A few theologians, however, discovered not only its roots in the biblical doctrine of apostolicity and Petrine ministry, but also its link to the Marian mystery of the Church. In other words, whereas most of contemporary theology treats the Church’s infallibility as required by the effectiveness of God’s revelation, patristic and medieval theology see the incorruptible permanence of the Church in the divine truth as a requirement of the Church’s virginal and, ultimately, Marian nature. In this article I plan to summarize the relevant data of this nearly forgotten tradition, and explore its implications for a deeper understanding of the doctrine of infallibility. Finally, I will show how the mystery of Mary is indeed the “Catholic dogma”—to use in a positive sense Barth’s disparaging statement—that assures the orthodoxy of the main doctrines of Christianity.2

1. Mary and the Church

The mystery of Mary and that of the Church appear so closely linked as to imply a certain identity already in the Book of Revelation (12:1–18). The vision of the Woman clothed with the sun, resting her feet on the moon and giving birth amid loud wailing and under attack by the dragon, the ancient serpent, is a complex symbol. The twelve-star crown on her head symbolizing the twelve tribes presents her as Israel; and her struggle with the ancient serpent indicates that she is the new Eve who will not be conquered by Satan. Her giving birth in pain, however, cannot refer to the happy birth of Jesus in Bethlehem. In the light of John 16:21 and 19:25–27, she is also Mary, the virgin daughter Zion, who completes her birth of the Messiah when she suffers the “sword piercing her heart” (Lk 2:35) as she witnesses Jesus enthroned on the cross and taken up to heaven in the resurrection. Finally, Mary, the new Eve and the virgin daughter of Israel, is also the Church, the mother of those who bear witness to Jesus (Rev 12:17).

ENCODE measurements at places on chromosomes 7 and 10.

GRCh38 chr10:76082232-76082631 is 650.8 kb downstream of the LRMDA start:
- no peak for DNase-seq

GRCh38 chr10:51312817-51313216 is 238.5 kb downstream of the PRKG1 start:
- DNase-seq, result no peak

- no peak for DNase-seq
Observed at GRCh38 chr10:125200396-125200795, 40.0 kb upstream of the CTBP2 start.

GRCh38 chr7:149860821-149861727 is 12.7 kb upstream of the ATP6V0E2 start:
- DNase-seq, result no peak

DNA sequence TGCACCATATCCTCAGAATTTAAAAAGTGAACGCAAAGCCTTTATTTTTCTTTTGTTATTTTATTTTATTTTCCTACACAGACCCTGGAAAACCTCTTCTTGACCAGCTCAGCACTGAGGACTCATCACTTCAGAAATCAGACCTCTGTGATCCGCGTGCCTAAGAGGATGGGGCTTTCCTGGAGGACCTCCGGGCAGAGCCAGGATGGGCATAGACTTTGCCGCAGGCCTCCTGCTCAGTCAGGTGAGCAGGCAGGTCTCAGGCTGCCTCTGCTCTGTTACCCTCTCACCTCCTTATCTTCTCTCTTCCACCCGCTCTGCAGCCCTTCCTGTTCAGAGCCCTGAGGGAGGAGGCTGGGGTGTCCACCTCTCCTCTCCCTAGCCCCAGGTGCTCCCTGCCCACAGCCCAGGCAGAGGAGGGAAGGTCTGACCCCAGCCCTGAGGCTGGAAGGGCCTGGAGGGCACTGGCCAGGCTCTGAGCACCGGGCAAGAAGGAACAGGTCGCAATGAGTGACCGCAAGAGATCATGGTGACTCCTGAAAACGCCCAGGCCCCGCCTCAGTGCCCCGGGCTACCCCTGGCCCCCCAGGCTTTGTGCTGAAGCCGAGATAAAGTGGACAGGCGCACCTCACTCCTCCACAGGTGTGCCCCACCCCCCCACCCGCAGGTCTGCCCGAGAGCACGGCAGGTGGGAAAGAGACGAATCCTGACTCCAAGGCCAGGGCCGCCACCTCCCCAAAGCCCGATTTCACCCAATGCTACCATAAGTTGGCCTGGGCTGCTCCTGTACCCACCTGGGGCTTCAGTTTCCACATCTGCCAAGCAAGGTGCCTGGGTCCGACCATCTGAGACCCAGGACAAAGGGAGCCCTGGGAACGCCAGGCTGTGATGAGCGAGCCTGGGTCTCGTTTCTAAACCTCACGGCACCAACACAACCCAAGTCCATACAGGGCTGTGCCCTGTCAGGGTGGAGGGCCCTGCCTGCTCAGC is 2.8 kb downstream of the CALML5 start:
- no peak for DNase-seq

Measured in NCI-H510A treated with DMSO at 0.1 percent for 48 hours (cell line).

In the same perspective, Irenaeus presents the symbol of the womb, which is both the womb of Mary and the Church:

The pure One [Christ] opens purely that pure womb, which
regenerates men unto God and which He Himself has made
pure. 3

There is a plethora of patristic texts in which Mary and the Church interpenetrate each other and are seen as it were in a perichoresis. The Marian church is a spotless, immaculate virgin, the spouse of Christ, the mother who bears children configured to Christ, the first-born of many brothers, or—what is equivalent to the latter—she gives birth to Christ unceasingly by regenerating people through baptism and by preaching to them the word of Christ. In the Letter of the Martyrs of Lyons and Vienne, written probably by Irenaeus, we find the Church described as a virgin and mother who rejoices over those Christians who had first denied the faith under torture, but with the help of their martyr brothers and sisters were “conceived” again and “reanimated” and thus made ready for martyrdom.Watching the revived Christians being torn to pieces by the wild beasts in the arena, Alexander, a Christian physician, acted out in pantomime the pangs of labor. By acting out Mother Church’s childbearing, he was interpreting to the martyrs what was happening to them in the arena.4